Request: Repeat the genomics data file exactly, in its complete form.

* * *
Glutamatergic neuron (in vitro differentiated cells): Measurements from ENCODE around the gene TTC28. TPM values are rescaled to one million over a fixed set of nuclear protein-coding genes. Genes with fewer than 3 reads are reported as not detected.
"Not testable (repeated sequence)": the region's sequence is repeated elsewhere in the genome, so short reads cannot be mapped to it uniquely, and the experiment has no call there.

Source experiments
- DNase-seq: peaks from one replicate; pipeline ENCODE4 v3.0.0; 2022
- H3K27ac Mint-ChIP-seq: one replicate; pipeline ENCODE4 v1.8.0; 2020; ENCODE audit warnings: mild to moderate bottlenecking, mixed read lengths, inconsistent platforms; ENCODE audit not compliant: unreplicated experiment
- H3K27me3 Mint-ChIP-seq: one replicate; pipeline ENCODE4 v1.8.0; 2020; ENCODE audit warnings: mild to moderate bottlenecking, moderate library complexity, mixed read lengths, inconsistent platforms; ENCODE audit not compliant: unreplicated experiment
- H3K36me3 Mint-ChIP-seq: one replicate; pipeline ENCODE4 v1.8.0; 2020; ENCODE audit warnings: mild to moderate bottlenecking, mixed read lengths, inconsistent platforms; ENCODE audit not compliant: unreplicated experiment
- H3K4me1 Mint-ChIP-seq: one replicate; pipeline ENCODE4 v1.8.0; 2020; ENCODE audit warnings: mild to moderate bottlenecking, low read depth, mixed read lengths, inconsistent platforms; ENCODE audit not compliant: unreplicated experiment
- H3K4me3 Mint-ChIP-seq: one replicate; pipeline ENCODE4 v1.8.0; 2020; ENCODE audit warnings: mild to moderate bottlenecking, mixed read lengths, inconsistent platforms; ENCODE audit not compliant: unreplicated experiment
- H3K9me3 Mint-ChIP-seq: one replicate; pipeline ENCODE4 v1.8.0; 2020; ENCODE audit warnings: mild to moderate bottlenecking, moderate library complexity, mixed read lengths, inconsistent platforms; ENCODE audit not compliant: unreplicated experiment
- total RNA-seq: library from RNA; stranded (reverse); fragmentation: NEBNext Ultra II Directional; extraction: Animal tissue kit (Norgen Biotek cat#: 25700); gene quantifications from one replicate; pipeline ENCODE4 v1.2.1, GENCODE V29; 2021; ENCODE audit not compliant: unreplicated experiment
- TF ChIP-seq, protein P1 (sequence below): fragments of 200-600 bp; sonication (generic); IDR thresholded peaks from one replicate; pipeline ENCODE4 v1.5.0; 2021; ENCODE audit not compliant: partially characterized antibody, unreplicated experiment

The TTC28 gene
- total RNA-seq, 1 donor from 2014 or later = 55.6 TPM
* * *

Glutamatergic neuron (in vitro differentiated cells): Measurements from ENCODE around the gene TTC28. TPM values are rescaled to one million over a fixed set of nuclear protein-coding genes. Genes with fewer than 3 reads are reported as not detected.
"Not testable (repeated sequence)": the region's sequence is repeated elsewhere in the genome, so short reads cannot be mapped to it uniquely, and the experiment has no call there.

Source experiments
- DNase-seq: peaks from one replicate; pipeline ENCODE4 v3.0.0; 2022
- H3K27ac Mint-ChIP-seq: one replicate; pipeline ENCODE4 v1.8.0; 2020; ENCODE audit warnings: mild to moderate bottlenecking, mixed read lengths, inconsistent platforms; ENCODE audit not compliant: unreplicated experiment
- H3K27me3 Mint-ChIP-seq: one replicate; pipeline ENCODE4 v1.8.0; 2020; ENCODE audit warnings: mild to moderate bottlenecking, moderate library complexity, mixed read lengths, inconsistent platforms; ENCODE audit not compliant: unreplicated experiment
- H3K36me3 Mint-ChIP-seq: one replicate; pipeline ENCODE4 v1.8.0; 2020; ENCODE audit warnings: mild to moderate bottlenecking, mixed read lengths, inconsistent platforms; ENCODE audit not compliant: unreplicated experiment
- H3K4me1 Mint-ChIP-seq: one replicate; pipeline ENCODE4 v1.8.0; 2020; ENCODE audit warnings: mild to moderate bottlenecking, low read depth, mixed read lengths, inconsistent platforms; ENCODE audit not compliant: unreplicated experiment
- H3K4me3 Mint-ChIP-seq: one replicate; pipeline ENCODE4 v1.8.0; 2020; ENCODE audit warnings: mild to moderate bottlenecking, mixed read lengths, inconsistent platforms; ENCODE audit not compliant: unreplicated experiment
- H3K9me3 Mint-ChIP-seq: one replicate; pipeline ENCODE4 v1.8.0; 2020; ENCODE audit warnings: mild to moderate bottlenecking, moderate library complexity, mixed read lengths, inconsistent platforms; ENCODE audit not compliant: unreplicated experiment
- total RNA-seq: library from RNA; stranded (reverse); fragmentation: NEBNext Ultra II Directional; extraction: Animal tissue kit (Norgen Biotek cat#: 25700); gene quantifications from one replicate; pipeline ENCODE4 v1.2.1, GENCODE V29; 2021; ENCODE audit not compliant: unreplicated experiment
- TF ChIP-seq, protein P1 (sequence below): fragments of 200-600 bp; sonication (generic); IDR thresholded peaks from one replicate; pipeline ENCODE4 v1.5.0; 2021; ENCODE audit not compliant: partially characterized antibody, unreplicated experiment

The TTC28 gene
- total RNA-seq, 1 donor from 2014 or later = 55.6 TPM